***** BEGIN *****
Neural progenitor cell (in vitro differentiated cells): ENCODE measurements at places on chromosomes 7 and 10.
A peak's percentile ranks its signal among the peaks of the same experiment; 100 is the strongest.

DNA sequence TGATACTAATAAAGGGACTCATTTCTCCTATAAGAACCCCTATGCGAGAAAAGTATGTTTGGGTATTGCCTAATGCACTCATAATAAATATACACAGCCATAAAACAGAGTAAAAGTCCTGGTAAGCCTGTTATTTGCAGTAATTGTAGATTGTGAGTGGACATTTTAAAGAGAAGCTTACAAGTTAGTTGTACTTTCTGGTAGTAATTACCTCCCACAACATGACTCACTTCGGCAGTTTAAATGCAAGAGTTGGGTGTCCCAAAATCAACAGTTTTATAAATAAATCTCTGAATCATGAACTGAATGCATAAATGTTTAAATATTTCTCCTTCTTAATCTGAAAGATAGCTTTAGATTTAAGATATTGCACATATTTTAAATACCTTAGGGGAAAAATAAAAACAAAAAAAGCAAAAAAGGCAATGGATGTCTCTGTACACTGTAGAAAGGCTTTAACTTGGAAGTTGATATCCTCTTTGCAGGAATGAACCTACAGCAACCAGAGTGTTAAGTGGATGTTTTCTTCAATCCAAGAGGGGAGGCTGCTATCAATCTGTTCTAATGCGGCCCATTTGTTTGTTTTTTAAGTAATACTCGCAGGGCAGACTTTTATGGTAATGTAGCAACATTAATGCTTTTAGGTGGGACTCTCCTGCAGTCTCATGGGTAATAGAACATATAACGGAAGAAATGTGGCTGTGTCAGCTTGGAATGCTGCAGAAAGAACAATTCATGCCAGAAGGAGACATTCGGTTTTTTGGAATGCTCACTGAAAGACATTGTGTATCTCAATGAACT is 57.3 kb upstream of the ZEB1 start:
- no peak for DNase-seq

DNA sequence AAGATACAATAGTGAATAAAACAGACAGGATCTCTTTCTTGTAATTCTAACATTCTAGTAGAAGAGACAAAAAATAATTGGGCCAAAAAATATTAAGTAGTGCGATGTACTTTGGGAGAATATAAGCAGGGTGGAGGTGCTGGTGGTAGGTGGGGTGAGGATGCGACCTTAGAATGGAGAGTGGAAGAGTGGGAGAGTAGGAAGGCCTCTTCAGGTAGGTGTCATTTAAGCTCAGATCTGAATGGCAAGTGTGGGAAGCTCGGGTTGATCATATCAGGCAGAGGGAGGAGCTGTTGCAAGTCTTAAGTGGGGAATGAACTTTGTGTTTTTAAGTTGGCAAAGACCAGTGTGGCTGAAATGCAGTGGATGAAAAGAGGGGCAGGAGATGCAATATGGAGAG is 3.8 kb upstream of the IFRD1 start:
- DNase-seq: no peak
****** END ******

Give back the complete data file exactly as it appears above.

Neural progenitor cell (in vitro differentiated cells): ENCODE measurements at places on chromosomes 7 and 10.
A peak's percentile ranks its signal among the peaks of the same experiment; 100 is the strongest.

DNA sequence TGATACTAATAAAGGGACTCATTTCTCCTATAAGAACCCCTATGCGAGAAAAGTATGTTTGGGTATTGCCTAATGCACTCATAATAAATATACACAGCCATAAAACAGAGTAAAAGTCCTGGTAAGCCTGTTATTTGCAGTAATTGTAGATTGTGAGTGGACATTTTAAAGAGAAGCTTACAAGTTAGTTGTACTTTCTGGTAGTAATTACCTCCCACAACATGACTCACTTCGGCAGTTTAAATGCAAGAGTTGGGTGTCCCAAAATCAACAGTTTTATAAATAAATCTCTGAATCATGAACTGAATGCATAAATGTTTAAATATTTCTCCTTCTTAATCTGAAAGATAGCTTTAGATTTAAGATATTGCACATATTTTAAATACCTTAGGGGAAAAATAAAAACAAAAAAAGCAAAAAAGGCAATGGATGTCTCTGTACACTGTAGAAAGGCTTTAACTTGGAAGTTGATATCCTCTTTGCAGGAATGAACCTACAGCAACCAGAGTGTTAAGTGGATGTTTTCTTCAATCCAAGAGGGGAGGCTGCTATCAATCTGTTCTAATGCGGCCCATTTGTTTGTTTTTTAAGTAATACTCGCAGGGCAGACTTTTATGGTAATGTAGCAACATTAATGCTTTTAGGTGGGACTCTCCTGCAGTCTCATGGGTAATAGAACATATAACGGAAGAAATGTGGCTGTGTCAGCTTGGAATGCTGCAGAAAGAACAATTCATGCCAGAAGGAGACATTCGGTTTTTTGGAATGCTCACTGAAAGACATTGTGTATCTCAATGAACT is 57.3 kb upstream of the ZEB1 start:
- no peak for DNase-seq

DNA sequence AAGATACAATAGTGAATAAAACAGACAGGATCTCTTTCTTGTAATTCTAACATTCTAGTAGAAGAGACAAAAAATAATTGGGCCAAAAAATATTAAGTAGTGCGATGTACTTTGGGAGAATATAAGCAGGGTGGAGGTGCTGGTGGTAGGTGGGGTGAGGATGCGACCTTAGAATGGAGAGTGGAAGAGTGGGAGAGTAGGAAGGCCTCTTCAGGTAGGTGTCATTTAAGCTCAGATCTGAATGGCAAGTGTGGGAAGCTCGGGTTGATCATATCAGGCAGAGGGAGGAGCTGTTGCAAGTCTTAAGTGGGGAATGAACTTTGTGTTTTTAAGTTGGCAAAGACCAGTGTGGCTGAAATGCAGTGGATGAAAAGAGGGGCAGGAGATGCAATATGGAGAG is 3.8 kb upstream of the IFRD1 start:
- DNase-seq: no peak